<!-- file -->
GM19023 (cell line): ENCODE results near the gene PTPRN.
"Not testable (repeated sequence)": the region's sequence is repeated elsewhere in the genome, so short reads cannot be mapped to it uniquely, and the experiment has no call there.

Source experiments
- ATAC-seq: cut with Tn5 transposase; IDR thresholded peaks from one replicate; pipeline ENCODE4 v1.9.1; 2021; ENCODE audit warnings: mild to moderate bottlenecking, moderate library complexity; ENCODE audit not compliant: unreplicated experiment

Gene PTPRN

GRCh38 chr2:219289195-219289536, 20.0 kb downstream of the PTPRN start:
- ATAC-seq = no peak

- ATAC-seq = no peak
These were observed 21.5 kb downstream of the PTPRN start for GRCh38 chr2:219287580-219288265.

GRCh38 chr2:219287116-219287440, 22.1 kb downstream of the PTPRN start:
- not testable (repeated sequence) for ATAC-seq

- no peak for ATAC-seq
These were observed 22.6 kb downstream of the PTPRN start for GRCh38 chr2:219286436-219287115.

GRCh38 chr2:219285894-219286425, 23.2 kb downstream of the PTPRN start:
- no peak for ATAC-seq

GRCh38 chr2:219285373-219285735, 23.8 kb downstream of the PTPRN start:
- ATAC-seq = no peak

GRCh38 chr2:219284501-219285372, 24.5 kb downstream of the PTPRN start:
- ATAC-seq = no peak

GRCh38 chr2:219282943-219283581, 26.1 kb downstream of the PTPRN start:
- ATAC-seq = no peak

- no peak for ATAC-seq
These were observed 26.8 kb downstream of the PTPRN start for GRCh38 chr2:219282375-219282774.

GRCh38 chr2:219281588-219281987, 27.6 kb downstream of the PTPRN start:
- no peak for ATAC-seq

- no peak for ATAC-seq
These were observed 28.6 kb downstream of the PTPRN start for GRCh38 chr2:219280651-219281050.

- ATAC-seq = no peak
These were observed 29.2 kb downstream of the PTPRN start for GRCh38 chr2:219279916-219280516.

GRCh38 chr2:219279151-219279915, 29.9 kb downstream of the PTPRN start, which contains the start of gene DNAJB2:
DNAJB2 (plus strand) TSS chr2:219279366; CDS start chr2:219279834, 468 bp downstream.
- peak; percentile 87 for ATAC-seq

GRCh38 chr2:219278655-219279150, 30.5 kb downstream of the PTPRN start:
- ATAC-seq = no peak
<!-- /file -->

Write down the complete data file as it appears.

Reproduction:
GM19023 (cell line): ENCODE results near the gene PTPRN.
"Not testable (repeated sequence)": the region's sequence is repeated elsewhere in the genome, so short reads cannot be mapped to it uniquely, and the experiment has no call there.

Source experiments
- ATAC-seq: cut with Tn5 transposase; IDR thresholded peaks from one replicate; pipeline ENCODE4 v1.9.1; 2021; ENCODE audit warnings: mild to moderate bottlenecking, moderate library complexity; ENCODE audit not compliant: unreplicated experiment

Gene PTPRN

GRCh38 chr2:219289195-219289536, 20.0 kb downstream of the PTPRN start:
- ATAC-seq = no peak

- ATAC-seq = no peak
These were observed 21.5 kb downstream of the PTPRN start for GRCh38 chr2:219287580-219288265.

GRCh38 chr2:219287116-219287440, 22.1 kb downstream of the PTPRN start:
- not testable (repeated sequence) for ATAC-seq

- no peak for ATAC-seq
These were observed 22.6 kb downstream of the PTPRN start for GRCh38 chr2:219286436-219287115.

GRCh38 chr2:219285894-219286425, 23.2 kb downstream of the PTPRN start:
- no peak for ATAC-seq

GRCh38 chr2:219285373-219285735, 23.8 kb downstream of the PTPRN start:
- ATAC-seq = no peak

GRCh38 chr2:219284501-219285372, 24.5 kb downstream of the PTPRN start:
- ATAC-seq = no peak

GRCh38 chr2:219282943-219283581, 26.1 kb downstream of the PTPRN start:
- ATAC-seq = no peak

- no peak for ATAC-seq
These were observed 26.8 kb downstream of the PTPRN start for GRCh38 chr2:219282375-219282774.

GRCh38 chr2:219281588-219281987, 27.6 kb downstream of the PTPRN start:
- no peak for ATAC-seq

- no peak for ATAC-seq
These were observed 28.6 kb downstream of the PTPRN start for GRCh38 chr2:219280651-219281050.

- ATAC-seq = no peak
These were observed 29.2 kb downstream of the PTPRN start for GRCh38 chr2:219279916-219280516.

GRCh38 chr2:219279151-219279915, 29.9 kb downstream of the PTPRN start, which contains the start of gene DNAJB2:
DNAJB2 (plus strand) TSS chr2:219279366; CDS start chr2:219279834, 468 bp downstream.
- peak; percentile 87 for ATAC-seq

GRCh38 chr2:219278655-219279150, 30.5 kb downstream of the PTPRN start:
- ATAC-seq = no peak